Growth in Grooming, Screen Time Statistics, App Risks & More



The number of recorded online grooming crimes has reached a record high in 2021, according to an NSPCC report.

The information was obtained by a series of Freedom of Information requests submitted by the children’s charity to 42 police forces. The data showed that Sexual Communication with a Child offences from April 2020 to March 2021 increased by 9% against the previous year, and by around 70% against the same period in 2017/18. 

The NSPCC also found that almost half the online grooming offences related to Facebook-owned social media platforms Instagram, Facebook Messenger and WhatsApp, while Snapchat was another platform commonly used.

The popularity of the platforms with children, as well as the potential to exploit risky design features, were cited as among the reasons the platforms were used by offenders.

The NSPCC has called for further investment by Facebook in technology to identify abuse on its platforms alongside its plans to introduce end-to-end encryption – a feature which can be exploited by abusers to avoid detection.  The charity also calls for social media companies to be obliged to provide a named executive responsible for child safety who is personally liable for any flaws in the design of sites that put children at risk of harm.

“We know that it’s really daunting for parents to see figures like this,” Hannah Ruschen, the NSPCC’s online safety policy and public affairs officer, said in an interview with the Evening Standard.

“What’s really important is that parents and carers need to have open conversations with their children regularly about the activity they’re doing online.”


Adults in the UK spent an average of 5 hours and 40 minutes watching TV or videos each day in 2020, according to a study of national media habits by government regulator Ofcom.

The coronavirus lockdowns and restrictions are thought to be responsible for the prolonged amount of time, which represents an increase of around three quarters of an hour compared with the same study in 2019.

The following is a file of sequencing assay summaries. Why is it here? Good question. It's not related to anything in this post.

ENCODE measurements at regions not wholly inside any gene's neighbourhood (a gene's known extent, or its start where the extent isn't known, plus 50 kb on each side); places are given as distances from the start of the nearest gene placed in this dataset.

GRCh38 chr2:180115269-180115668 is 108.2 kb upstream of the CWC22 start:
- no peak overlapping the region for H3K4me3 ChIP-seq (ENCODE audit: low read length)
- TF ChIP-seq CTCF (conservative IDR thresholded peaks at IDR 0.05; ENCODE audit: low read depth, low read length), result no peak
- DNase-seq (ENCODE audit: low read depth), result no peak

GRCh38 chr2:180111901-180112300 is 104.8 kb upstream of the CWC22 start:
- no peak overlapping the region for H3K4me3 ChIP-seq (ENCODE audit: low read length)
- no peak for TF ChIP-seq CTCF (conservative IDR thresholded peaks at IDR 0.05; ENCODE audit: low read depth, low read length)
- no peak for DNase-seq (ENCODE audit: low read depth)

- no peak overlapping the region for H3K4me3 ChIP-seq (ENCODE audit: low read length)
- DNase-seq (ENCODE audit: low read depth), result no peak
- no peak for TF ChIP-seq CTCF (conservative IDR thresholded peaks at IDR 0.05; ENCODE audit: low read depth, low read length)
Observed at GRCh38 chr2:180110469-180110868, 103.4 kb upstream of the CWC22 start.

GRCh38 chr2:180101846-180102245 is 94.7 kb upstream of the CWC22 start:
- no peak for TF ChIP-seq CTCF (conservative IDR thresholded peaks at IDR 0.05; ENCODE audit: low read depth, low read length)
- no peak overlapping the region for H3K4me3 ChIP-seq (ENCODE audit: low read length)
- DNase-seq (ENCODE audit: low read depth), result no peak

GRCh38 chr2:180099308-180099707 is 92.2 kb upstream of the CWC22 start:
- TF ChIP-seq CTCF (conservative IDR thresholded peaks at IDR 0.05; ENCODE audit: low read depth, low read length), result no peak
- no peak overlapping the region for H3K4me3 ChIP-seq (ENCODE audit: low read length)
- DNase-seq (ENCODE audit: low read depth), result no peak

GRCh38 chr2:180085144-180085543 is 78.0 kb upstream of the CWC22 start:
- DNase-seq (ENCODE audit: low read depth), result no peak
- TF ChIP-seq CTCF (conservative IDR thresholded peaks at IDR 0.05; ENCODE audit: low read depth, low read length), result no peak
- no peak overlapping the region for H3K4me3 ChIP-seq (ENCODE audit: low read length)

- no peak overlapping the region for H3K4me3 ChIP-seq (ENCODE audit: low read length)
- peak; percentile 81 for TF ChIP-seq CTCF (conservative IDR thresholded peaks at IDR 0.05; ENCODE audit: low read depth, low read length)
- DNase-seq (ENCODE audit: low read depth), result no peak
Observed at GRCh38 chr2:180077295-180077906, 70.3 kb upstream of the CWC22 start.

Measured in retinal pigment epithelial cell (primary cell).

The average UK adult spent almost three hours per day watching live TV and roughly 1 hour per day watching streaming services. Younger people aged 16-34 spent only an hour watching live TV per day but spent over 90 minutes watching streaming services and over 70 minutes watching YouTube videos, according to the study.

The number of UK households which had a streaming service subscription reached an all-time high in 2020, climbing to 31 million subscriptions up from 20 million in 2019.

Deflated by news about the pandemic, many Netflix users in the UK turned to watching comedy shows as a means of escapism, which saw a near doubling in the number of minutes watched in 2020 to almost 1 hour per day.


Apple allows children to access adult-only apps such as sex and BSDM apps on its App Store, according to a new investigation by the Tech Transparency Project (TTP).

The TTP investigation involved creating an Apple account using the date of birth of a 14-year-old. Using the account, TTP investigators were able to download apps marked as 17+ from the App Store, such as “KinkD: Kink, BDSM Dating Life.”

In total, 37 such apps were available to download despite the age profile of the user account, raising concerns about the effectiveness of child safety measures Apple had put into place on its devices.

“The results undermine Apple’s promise that its App store is a ‘safe place for kids’ and that it rejects apps that are ‘over the line – especially when it puts children at risk’,” TTP concluded in its report into the investigation.

 “Taken together, these review failures create an ecosystem that is much more dangerous for minors than advertised.”


The Information Commissioner’s Office (ICO) Age Appropriate Design Code (aka the Children’s code) is to come fully into force on the 2nd of September.

The code, which was launched in September 2020, is designed to protect children’s data online while using apps, games, connected toys and news services and applies to social media platforms, search engines, online marketplaces and other online services children are able to access.

A number of social media companies, including Facebook, Google, Instagram and TikTok, have already made updates to their child privacy and child safety policies in accordance with the provisions set out in the ICO code.

“Ultimately the Children’s code will help industry innovate to ensure that the best interests of the child are a primary concern online and built into the design from the beginning,” said ICO Executive Director Stephen Bonner. “This will grow the trust between online services, children, parents and society.”

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